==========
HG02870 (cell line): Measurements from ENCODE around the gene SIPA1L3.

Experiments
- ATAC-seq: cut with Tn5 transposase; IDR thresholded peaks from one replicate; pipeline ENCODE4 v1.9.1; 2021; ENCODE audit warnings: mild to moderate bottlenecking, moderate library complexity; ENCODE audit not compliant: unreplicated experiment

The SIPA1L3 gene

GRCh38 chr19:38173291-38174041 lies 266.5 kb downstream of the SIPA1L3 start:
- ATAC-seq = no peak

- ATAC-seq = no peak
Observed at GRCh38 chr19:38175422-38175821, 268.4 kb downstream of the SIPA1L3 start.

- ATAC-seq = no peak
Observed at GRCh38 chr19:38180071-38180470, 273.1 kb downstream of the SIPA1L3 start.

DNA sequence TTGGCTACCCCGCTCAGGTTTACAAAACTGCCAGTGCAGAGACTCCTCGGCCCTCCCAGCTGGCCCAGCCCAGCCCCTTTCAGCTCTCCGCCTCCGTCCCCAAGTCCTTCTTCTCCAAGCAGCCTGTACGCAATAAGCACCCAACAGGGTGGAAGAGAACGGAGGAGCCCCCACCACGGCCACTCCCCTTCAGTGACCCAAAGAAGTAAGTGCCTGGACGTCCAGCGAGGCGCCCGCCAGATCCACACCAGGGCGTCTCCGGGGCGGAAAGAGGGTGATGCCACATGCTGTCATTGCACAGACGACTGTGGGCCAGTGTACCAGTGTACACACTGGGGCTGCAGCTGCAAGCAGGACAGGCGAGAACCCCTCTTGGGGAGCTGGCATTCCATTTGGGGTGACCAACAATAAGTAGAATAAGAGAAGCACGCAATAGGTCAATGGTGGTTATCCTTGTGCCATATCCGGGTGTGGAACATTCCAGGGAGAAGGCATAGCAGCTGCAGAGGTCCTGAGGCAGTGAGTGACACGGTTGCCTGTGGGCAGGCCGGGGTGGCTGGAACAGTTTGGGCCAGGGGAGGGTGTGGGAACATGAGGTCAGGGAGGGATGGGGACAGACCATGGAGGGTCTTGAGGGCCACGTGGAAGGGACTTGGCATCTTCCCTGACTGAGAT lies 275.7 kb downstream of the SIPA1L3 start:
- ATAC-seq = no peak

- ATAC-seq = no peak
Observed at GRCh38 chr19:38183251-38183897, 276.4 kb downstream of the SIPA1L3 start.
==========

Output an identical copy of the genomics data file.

HG02870 (cell line): Measurements from ENCODE around the gene SIPA1L3.

Experiments
- ATAC-seq: cut with Tn5 transposase; IDR thresholded peaks from one replicate; pipeline ENCODE4 v1.9.1; 2021; ENCODE audit warnings: mild to moderate bottlenecking, moderate library complexity; ENCODE audit not compliant: unreplicated experiment

The SIPA1L3 gene

GRCh38 chr19:38173291-38174041 lies 266.5 kb downstream of the SIPA1L3 start:
- ATAC-seq = no peak

- ATAC-seq = no peak
Observed at GRCh38 chr19:38175422-38175821, 268.4 kb downstream of the SIPA1L3 start.

- ATAC-seq = no peak
Observed at GRCh38 chr19:38180071-38180470, 273.1 kb downstream of the SIPA1L3 start.

DNA sequence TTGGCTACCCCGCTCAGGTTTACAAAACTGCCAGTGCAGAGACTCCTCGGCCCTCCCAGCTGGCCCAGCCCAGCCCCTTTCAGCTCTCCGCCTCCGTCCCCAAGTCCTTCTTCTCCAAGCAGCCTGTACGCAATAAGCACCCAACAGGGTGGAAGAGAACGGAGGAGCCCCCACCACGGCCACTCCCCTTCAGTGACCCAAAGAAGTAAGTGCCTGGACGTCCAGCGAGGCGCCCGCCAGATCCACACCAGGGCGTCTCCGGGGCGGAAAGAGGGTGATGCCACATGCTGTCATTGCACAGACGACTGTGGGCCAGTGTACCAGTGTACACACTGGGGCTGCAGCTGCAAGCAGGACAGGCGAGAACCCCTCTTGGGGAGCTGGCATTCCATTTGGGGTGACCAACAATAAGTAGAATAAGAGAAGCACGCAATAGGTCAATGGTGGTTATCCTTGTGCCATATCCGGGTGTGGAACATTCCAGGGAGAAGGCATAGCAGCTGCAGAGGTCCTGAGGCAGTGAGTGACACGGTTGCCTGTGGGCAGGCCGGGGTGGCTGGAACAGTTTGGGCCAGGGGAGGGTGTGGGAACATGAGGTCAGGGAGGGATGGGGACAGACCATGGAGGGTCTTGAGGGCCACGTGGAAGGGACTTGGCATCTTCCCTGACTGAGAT lies 275.7 kb downstream of the SIPA1L3 start:
- ATAC-seq = no peak

- ATAC-seq = no peak
Observed at GRCh38 chr19:38183251-38183897, 276.4 kb downstream of the SIPA1L3 start.